These and other objects of the invention are accomplished as follows. A high speed movie camera and several optical components are mounted on a portable optical table and then enclosed in an enclosure light tight to visible radiation. The visible light tight enclosure is provided with an infrared window so that an IR laser beam sample, which is a faithful rendition of the relative intensity and absolute phase of the laser beam being sampled, can be reflected into the enclosure for recording by the camera equipment mounted therein. The IR laser beam sample is reflected into the enclosure by a parabolic mirror. Once inside the enclosure the IR beam is focused on the film plane of the movie camera. The camera moves the film in steps at a desired rate so a series of film frames are sequentially exposed to the IR radiation through a shutter mechanism in the camera. The film advancing and shutter operating mechanisms are synchronized so that each film frame is stationary while being exposed. A timing mechanism is connected to the film advancing and shutter operating mechanism and synchronized therewith for generating and electrical trigger signal just before the shutter mechanism closes. Shutter closing blocks radiation from the film in the camera. The trigger signal from the timing mechanism is connected into appropriate circuitry which in turn actuates a strobe. The strobe is one of the optical components mounted in the light tight enclosure and it is oriented so that it irradiates the film plane of the camera with a uniform field of visible light.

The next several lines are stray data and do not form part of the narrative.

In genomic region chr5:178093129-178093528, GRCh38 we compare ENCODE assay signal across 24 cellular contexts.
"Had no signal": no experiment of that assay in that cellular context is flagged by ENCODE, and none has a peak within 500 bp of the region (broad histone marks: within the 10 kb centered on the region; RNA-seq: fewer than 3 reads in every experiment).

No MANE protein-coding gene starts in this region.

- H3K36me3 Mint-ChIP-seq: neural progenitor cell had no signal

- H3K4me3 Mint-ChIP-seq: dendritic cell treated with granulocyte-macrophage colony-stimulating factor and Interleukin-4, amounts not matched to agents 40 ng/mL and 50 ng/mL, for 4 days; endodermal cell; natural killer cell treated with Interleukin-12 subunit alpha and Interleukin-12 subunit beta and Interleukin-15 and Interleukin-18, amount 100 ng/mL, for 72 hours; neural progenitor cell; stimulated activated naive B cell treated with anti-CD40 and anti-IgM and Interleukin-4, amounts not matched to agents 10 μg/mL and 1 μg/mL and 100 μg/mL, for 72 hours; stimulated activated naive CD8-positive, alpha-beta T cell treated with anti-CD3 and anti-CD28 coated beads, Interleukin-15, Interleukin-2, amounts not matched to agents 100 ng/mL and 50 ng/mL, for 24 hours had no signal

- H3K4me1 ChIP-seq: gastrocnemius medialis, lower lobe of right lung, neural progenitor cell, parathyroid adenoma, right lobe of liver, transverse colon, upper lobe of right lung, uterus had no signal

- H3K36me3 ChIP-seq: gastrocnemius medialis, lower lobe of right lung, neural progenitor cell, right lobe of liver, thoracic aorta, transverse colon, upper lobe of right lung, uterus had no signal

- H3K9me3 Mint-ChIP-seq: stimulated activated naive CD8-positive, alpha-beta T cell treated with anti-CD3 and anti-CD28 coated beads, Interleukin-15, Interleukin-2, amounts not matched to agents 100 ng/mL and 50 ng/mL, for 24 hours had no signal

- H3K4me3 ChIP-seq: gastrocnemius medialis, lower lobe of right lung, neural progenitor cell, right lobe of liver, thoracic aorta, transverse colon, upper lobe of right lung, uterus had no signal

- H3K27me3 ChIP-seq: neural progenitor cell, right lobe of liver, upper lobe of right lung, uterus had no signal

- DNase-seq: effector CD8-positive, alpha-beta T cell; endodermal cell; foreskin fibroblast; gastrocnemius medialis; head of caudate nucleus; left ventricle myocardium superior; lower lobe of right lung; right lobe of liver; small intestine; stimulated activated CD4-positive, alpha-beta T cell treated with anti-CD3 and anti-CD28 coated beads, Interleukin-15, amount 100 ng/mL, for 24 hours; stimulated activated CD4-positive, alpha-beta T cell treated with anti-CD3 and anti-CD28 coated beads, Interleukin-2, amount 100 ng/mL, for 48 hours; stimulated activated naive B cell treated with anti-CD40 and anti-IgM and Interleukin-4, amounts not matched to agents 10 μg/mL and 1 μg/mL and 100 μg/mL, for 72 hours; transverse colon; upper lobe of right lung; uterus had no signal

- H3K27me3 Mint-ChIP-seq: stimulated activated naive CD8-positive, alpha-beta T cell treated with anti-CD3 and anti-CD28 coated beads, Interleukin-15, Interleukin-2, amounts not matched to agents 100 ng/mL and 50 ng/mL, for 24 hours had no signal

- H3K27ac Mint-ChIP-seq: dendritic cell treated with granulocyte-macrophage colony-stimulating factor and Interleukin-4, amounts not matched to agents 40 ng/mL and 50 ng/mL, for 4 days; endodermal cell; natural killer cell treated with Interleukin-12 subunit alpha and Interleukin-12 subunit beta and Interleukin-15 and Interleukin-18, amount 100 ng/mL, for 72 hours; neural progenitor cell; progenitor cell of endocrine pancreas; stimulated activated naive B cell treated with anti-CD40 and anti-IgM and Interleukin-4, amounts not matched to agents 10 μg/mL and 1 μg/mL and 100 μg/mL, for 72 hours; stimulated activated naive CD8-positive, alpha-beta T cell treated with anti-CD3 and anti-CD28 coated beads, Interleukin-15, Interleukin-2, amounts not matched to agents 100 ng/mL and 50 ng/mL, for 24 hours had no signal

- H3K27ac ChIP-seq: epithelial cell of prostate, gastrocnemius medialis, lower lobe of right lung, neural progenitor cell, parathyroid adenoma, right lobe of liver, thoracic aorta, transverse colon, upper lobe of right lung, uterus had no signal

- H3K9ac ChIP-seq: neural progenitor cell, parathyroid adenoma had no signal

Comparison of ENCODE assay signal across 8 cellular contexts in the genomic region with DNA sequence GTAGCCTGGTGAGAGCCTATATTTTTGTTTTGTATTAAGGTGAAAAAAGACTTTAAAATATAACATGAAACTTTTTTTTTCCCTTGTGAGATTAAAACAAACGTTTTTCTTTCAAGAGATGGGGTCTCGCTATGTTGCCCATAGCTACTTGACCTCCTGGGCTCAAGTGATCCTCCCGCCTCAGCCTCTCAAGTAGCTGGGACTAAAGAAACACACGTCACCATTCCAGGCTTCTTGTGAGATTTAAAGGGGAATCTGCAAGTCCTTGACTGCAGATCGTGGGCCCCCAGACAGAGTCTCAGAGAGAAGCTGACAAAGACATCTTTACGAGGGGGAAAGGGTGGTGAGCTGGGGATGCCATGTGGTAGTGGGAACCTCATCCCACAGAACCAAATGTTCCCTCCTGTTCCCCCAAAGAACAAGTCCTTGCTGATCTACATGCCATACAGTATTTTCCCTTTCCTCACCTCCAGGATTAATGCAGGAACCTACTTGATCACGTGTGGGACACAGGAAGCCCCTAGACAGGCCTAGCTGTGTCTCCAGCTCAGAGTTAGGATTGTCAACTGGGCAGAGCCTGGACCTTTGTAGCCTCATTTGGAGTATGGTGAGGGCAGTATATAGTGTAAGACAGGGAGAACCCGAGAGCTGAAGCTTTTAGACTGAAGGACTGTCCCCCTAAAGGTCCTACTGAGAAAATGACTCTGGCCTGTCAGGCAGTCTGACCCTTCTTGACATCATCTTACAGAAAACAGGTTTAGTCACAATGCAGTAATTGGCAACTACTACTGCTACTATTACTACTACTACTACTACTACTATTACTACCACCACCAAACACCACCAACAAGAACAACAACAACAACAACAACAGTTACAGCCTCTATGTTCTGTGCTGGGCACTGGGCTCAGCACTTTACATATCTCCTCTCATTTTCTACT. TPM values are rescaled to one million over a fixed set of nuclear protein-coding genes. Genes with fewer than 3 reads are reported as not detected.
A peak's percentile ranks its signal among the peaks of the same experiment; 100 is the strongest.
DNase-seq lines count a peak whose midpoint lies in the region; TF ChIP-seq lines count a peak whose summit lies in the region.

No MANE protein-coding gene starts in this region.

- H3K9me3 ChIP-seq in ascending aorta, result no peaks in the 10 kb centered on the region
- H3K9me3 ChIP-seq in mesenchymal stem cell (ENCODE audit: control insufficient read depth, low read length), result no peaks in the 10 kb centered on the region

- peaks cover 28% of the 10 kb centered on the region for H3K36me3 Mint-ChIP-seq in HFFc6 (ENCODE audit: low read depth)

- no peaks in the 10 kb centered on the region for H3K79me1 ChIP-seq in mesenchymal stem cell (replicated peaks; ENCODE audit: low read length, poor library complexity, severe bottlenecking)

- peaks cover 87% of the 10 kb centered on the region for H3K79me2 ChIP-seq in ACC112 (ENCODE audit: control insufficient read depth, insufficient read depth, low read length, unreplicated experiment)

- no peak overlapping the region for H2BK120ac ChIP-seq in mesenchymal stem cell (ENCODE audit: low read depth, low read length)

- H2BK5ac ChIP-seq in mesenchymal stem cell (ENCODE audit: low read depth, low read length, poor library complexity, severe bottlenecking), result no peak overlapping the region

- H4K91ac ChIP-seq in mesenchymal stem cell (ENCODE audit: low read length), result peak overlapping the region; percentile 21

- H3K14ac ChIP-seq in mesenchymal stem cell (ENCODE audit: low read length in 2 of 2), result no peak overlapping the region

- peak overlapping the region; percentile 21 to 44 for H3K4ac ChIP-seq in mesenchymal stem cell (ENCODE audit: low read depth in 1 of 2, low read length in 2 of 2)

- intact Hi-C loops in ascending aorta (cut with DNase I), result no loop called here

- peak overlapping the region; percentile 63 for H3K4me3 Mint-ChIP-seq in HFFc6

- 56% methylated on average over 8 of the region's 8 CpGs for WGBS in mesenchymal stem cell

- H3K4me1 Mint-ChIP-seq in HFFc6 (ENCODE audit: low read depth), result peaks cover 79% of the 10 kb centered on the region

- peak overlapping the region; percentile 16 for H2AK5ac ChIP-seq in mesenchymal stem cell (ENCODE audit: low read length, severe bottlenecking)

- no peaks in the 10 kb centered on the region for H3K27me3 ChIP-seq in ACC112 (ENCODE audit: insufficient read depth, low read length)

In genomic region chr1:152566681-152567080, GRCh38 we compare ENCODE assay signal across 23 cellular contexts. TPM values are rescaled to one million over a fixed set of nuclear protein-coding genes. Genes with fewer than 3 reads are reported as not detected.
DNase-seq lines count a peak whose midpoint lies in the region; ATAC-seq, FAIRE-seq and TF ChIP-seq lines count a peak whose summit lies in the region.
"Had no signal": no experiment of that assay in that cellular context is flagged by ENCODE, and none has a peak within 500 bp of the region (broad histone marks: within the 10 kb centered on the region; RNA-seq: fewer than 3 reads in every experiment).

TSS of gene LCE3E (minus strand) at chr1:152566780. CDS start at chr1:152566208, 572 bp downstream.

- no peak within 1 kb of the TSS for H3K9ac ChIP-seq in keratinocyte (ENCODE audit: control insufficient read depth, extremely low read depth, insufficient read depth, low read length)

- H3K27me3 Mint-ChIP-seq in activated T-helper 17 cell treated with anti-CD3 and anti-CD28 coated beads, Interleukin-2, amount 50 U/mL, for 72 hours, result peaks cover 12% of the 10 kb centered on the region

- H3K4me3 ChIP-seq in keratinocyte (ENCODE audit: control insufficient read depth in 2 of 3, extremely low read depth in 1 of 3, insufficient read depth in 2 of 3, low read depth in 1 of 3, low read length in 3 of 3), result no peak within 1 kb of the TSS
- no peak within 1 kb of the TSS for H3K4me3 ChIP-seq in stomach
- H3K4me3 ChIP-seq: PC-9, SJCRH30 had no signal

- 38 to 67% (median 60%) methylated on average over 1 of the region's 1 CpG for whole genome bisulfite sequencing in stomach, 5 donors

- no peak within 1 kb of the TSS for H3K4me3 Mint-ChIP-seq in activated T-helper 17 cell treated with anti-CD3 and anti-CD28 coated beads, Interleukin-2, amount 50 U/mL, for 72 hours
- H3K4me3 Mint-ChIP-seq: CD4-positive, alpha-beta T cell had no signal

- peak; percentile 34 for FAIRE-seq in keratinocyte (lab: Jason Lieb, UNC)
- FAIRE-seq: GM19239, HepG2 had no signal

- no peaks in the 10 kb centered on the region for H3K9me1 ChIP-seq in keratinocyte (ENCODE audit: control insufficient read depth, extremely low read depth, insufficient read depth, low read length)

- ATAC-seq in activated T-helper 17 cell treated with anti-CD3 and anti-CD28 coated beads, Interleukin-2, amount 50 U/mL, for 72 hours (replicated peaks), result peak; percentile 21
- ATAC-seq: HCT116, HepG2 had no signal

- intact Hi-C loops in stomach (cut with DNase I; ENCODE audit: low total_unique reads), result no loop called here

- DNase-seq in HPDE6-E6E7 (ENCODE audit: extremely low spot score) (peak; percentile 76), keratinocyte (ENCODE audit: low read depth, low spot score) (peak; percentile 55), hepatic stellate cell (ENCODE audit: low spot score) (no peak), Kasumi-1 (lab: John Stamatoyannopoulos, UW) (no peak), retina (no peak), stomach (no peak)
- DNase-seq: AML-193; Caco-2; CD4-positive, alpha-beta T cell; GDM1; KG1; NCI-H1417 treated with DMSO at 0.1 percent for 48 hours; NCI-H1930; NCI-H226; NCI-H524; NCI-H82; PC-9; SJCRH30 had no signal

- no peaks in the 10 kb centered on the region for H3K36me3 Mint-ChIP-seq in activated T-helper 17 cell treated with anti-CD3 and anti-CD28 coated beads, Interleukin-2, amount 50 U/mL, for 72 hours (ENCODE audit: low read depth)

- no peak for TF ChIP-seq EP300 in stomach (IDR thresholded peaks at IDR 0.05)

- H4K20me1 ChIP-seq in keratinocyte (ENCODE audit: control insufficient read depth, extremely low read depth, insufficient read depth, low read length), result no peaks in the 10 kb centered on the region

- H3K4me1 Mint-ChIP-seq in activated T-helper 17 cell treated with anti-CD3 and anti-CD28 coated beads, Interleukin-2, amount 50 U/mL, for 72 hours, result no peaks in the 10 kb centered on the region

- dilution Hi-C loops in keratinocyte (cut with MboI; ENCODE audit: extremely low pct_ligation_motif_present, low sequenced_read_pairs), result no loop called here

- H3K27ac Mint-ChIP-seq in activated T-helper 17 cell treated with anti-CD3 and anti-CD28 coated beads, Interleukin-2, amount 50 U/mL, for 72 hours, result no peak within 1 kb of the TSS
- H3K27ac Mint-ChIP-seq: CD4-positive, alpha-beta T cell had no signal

There results a method of photographing an IR laser beam by focusing the beam on the film plane of a movie camera. The IR beam is a small diameter beam of coherent radiation so it only irradiates a small area of the film relative to the available area of each film frame. The IR sensitizes the film in the areas it irradiates. Just prior to each shutter closure the strobe is actuated to flood the film frame with a very short uniform flash of visible light. The IR beam continues to impinge on the film during and after the time when the film is flashed with visible light. However, any IR energy striking the film after the visible flash is essentially impotent and does not affect the resulting photographic record.
FIG. 1 is a schematic illustration of the system employed to practice the invention.
FIG. 2 is a detailed top view of the timing mechanism mounted on the movie camera to carry out the invention.
FIG. 3 is a side view of the timing mechanism shown in FIG. 2.
FIG. 4 is a circuit diagram of the timing mechanism.
FIG. 5 is a graph that illustrates the improvement in modulation of the presensitized film when a short strobe flash was used to irradiate the film plane with visible light rather than a relatively long pulse of visible radiation.